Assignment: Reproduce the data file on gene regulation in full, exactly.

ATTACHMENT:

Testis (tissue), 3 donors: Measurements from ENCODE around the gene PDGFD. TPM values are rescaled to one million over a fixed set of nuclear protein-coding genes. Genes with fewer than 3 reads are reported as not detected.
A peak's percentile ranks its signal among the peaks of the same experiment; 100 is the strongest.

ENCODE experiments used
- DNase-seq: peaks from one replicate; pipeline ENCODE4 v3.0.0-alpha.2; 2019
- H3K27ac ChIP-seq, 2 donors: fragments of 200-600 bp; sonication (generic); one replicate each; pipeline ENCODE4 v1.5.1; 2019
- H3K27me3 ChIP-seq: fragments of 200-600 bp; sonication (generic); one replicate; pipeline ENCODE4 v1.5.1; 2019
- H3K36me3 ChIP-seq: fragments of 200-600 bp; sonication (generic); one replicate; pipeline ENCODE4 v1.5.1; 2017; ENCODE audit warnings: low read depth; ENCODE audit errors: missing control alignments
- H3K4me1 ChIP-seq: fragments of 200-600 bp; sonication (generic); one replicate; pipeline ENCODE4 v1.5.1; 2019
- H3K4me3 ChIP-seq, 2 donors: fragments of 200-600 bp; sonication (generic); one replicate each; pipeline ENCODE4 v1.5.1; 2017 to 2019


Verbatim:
Testis (tissue), 3 donors: Measurements from ENCODE around the gene PDGFD. TPM values are rescaled to one million over a fixed set of nuclear protein-coding genes. Genes with fewer than 3 reads are reported as not detected.
A peak's percentile ranks its signal among the peaks of the same experiment; 100 is the strongest.

ENCODE experiments used
- DNase-seq: peaks from one replicate; pipeline ENCODE4 v3.0.0-alpha.2; 2019
- H3K27ac ChIP-seq, 2 donors: fragments of 200-600 bp; sonication (generic); one replicate each; pipeline ENCODE4 v1.5.1; 2019
- H3K27me3 ChIP-seq: fragments of 200-600 bp; sonication (generic); one replicate; pipeline ENCODE4 v1.5.1; 2019
- H3K36me3 ChIP-seq: fragments of 200-600 bp; sonication (generic); one replicate; pipeline ENCODE4 v1.5.1; 2017; ENCODE audit warnings: low read depth; ENCODE audit errors: missing control alignments
- H3K4me1 ChIP-seq: fragments of 200-600 bp; sonication (generic); one replicate; pipeline ENCODE4 v1.5.1; 2019
- H3K4me3 ChIP-seq, 2 donors: fragments of 200-600 bp; sonication (generic); one replicate each; pipeline ENCODE4 v1.5.1; 2017 to 2019